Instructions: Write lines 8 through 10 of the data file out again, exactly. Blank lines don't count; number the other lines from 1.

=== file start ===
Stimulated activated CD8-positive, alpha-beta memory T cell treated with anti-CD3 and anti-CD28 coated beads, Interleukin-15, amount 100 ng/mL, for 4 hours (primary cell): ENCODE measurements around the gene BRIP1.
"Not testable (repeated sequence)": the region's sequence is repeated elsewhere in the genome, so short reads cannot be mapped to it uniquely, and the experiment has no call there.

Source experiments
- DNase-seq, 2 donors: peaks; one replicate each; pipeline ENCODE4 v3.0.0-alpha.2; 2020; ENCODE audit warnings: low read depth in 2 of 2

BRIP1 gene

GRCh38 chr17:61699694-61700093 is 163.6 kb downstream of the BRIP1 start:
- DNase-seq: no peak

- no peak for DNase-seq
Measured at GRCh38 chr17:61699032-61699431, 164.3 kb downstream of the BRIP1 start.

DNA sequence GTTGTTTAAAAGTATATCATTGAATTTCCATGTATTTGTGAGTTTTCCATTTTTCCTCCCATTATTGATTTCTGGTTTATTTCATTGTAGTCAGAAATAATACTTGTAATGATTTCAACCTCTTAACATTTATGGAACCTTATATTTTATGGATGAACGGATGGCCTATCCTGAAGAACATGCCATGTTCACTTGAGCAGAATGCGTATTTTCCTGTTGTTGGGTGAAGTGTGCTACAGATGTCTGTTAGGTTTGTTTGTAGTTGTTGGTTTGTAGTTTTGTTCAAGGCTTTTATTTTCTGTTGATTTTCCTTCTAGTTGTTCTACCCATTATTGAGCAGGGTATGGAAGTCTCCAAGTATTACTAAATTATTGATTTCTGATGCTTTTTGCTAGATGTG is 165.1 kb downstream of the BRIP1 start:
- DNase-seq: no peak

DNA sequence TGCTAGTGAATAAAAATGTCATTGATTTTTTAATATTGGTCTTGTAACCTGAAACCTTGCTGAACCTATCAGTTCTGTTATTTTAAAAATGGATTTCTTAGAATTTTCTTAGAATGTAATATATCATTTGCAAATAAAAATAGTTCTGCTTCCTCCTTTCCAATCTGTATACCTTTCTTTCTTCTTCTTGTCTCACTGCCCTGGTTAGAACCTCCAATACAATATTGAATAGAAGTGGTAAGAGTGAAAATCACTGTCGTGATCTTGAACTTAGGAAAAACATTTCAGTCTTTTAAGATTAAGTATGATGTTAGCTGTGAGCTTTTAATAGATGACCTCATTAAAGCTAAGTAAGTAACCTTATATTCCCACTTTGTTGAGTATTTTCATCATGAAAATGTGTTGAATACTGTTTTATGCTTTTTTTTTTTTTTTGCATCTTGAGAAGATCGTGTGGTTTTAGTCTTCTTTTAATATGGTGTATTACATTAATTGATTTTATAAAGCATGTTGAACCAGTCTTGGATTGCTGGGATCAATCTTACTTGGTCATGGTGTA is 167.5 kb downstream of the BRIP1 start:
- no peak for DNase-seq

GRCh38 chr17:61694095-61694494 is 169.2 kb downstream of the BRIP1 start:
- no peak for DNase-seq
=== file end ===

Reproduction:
- no peak for DNase-seq
Measured at GRCh38 chr17:61699032-61699431, 164.3 kb downstream of the BRIP1 start.

DNA sequence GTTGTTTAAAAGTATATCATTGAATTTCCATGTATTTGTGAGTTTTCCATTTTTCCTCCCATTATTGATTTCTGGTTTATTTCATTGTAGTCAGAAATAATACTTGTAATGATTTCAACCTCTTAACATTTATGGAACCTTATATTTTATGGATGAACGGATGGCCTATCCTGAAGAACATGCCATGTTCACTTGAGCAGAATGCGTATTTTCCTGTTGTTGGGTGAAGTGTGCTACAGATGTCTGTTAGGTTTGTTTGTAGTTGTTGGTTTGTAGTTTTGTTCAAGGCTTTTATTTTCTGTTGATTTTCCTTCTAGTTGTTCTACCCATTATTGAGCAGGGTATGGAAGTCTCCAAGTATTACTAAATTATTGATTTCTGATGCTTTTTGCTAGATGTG is 165.1 kb downstream of the BRIP1 start: